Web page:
ObjectivesThe resistance profiles of patients receiving long-term ART in sub-Saharan Africa have been poorly described. This study obtained a sensitive assessment of the resistance patterns associated with long-term tenofovir-based ART in a programmatic setting where virological monitoring is yet to become part of routine care.
MethodsWe studied subjects who, after a median of 4.2?years of ART, replaced zidovudine or stavudine with tenofovir disoproxil fumarate while continuing lamivudine and an NNRTI. Using deep sequencing, resistance-associated mutations (RAMs) were detected in stored samples collected at tenofovir introduction (T0) and after a median of 4.0?years (T1).
ResultsAt T0, 19/87 (21.8%) subjects showed a detectable viral load and 8/87 (9.2%) had one or more major NNRTI RAMs, whereas 82/87 (94.3%) retained full tenofovir susceptibility. At T1, 79/87 (90.8%) subjects remained on NNRTI-based ART, 5/87 (5.7%) had introduced lopinavir/ritonavir due to immunological failure, and 3/87 (3.4%) had interrupted ART. Whilst 68/87 (78.2%) subjects maintained or achieved virological suppression between T0 and T1, a detectable viral load with NNRTI RAMs at T0 predicted lack of virological suppression at T1. Each treatment interruption, usually reflecting unavailability of the dispensary, doubled the risk of T1 viraemia. Tenofovir, lamivudine and efavirenz selected for K65R, K70E/T, L74I/V and Y115F, alongside M184V and multiple NNRTI RAMs; this resistance profile was accompanied by high viral loads and low CD4 cell counts.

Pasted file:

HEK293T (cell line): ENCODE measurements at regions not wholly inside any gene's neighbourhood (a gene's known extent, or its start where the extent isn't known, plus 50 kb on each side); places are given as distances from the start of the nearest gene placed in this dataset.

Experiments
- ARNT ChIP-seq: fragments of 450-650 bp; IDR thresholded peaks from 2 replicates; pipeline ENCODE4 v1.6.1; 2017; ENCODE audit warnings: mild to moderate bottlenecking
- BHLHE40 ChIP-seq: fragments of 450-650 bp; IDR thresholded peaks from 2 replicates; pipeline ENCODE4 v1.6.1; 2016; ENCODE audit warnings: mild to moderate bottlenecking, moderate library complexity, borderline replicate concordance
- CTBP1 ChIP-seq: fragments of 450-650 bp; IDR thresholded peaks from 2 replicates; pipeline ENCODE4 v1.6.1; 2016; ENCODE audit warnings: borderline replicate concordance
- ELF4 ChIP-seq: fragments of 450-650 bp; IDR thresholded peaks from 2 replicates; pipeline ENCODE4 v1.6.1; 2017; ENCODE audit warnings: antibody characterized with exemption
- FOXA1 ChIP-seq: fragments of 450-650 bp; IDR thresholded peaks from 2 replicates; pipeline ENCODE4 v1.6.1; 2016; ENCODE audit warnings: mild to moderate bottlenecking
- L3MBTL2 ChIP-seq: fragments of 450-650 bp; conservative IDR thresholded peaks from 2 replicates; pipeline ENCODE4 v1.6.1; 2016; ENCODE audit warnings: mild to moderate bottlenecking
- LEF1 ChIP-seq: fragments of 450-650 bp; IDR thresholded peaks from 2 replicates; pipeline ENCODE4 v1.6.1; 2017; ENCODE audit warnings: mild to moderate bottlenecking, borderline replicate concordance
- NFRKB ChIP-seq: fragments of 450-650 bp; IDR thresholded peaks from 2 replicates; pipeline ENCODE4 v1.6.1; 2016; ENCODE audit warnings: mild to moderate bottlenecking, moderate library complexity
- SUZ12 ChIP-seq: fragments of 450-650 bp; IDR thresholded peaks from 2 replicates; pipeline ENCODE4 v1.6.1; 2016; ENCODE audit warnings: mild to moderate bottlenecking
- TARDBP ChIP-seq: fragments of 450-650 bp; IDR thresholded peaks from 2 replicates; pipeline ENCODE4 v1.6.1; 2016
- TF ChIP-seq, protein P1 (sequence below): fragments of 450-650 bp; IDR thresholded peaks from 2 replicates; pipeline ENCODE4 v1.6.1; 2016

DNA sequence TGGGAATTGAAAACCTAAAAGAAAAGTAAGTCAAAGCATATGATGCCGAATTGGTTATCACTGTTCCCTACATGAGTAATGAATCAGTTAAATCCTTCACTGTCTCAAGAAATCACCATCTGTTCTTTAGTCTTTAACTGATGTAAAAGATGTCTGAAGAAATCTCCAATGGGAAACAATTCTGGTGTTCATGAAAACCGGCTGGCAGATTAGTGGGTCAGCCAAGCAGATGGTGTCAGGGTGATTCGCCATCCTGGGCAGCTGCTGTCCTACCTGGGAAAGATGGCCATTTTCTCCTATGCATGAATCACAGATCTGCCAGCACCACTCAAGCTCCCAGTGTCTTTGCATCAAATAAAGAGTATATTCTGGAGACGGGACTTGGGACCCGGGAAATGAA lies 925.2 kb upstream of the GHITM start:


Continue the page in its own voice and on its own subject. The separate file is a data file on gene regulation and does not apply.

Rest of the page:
ConclusionsViraemia on tenofovir, lamivudine and efavirenz led to complex resistance patterns with implications for continued drug activity and risk of onward transmission.
PROVIDER: S-EPMC6198639 | BioStudies |